There are many places to enjoy Princeton in the spring, including Cannon Green behind Nassau Hall at Princeton University. A variety of responses to favorite things about spring in Princeton can be found in this week’s Town Talk. (Photo by Charles R. Plohn)

April 19, 2017

Angela Siso Stentz, Princeton Public Schools (PPS) supervisor of guidance for K-12, has been appointed assistant principal at Princeton High School (PHS). She will replace Lori Rotz, who will be retiring from that position on July 1.

In the district since 2000, first as a special education teacher in math and Spanish and for the past ten years in guidance, Ms. Siso Stentz looks forward to using her experience and knowledge and the relationships she’s developed across the district to help in her work with students in the high school.

“I’ve had an opportunity to see the district perspective,” she said, “and that knowledge and awareness, knowing where the students are coming from, will help me fill in gaps and work with students, parents, colleagues, and others.”

Ms. Siso Stentz, who was supervisor of student activities at PHS, is particularly eager to focus more directly on working with students in her new role, both inside and outside the classroom. “I’m looking forward to enjoying myself in working more closely with students and their families,” she said. “As guidance director I worked district-wide, focusing on programs and staff, sometimes not engaging with students that much. I’m looking forward to helping students with the challenges in their lives and celebrating their accomplishments. I’m especially interested in getting involved in extra-curricular activities and athletics.” more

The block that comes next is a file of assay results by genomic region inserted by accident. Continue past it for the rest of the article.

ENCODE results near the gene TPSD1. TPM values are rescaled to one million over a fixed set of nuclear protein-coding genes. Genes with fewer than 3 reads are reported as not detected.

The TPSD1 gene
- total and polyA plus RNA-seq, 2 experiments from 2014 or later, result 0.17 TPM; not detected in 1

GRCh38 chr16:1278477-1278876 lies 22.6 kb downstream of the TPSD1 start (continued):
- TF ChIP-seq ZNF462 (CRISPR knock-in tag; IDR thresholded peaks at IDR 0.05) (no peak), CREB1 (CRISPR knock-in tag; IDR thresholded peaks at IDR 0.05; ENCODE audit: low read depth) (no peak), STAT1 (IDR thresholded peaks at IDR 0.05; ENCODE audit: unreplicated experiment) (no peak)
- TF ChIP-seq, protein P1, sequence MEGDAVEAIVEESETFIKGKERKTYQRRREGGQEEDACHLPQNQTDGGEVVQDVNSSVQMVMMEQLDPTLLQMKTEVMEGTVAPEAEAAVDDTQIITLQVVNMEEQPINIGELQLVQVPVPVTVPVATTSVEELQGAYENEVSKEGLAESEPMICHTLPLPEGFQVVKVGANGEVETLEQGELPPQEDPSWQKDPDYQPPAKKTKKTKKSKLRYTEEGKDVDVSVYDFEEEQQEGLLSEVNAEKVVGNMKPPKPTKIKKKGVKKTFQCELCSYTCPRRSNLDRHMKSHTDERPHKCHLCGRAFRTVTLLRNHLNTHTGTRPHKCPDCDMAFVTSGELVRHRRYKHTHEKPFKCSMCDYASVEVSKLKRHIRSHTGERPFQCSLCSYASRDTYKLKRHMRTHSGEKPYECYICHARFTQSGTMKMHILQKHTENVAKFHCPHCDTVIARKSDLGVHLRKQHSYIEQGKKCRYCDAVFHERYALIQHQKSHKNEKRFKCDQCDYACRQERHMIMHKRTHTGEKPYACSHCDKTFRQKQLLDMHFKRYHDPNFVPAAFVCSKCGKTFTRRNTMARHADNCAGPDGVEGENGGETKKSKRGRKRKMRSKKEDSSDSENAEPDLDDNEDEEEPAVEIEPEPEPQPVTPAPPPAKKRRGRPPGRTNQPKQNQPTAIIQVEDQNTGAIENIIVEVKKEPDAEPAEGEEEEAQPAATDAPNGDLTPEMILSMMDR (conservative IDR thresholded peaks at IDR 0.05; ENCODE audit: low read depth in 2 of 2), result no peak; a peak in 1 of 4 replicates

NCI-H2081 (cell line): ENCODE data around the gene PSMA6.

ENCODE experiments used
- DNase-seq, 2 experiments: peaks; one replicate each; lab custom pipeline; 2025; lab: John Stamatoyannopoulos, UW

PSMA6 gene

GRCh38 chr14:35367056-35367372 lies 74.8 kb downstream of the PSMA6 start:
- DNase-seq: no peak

Third graders from all five of Princeton’s elementary schools are spending some time outdoors this week and next. They are learning what it takes to plant a tree and С more importantly С keep it healthy.

It’s all part of the annual commemoration of Arbor Day, which is officially April 28. Saving trees is a particularly relevant issue in Princeton, where emerald ash borer beetles have been destroying ash trees across the area. The Princeton school events began Tuesday morning at Princeton Charter School and will wind up Friday, April 28 at Johnson Park School. more

MUSIC AND HISTORY: Joe Miller, Choral Director at Westminster Choir College, is the conductor of this weekend’s performances of “Anthracite Fields” at Trenton’s Roebling Wireworks. Mr. Miller spent two years working to bring the Pulitzer-winning oratorio by Julia Wolfe to the Wireworks, where he is pictured.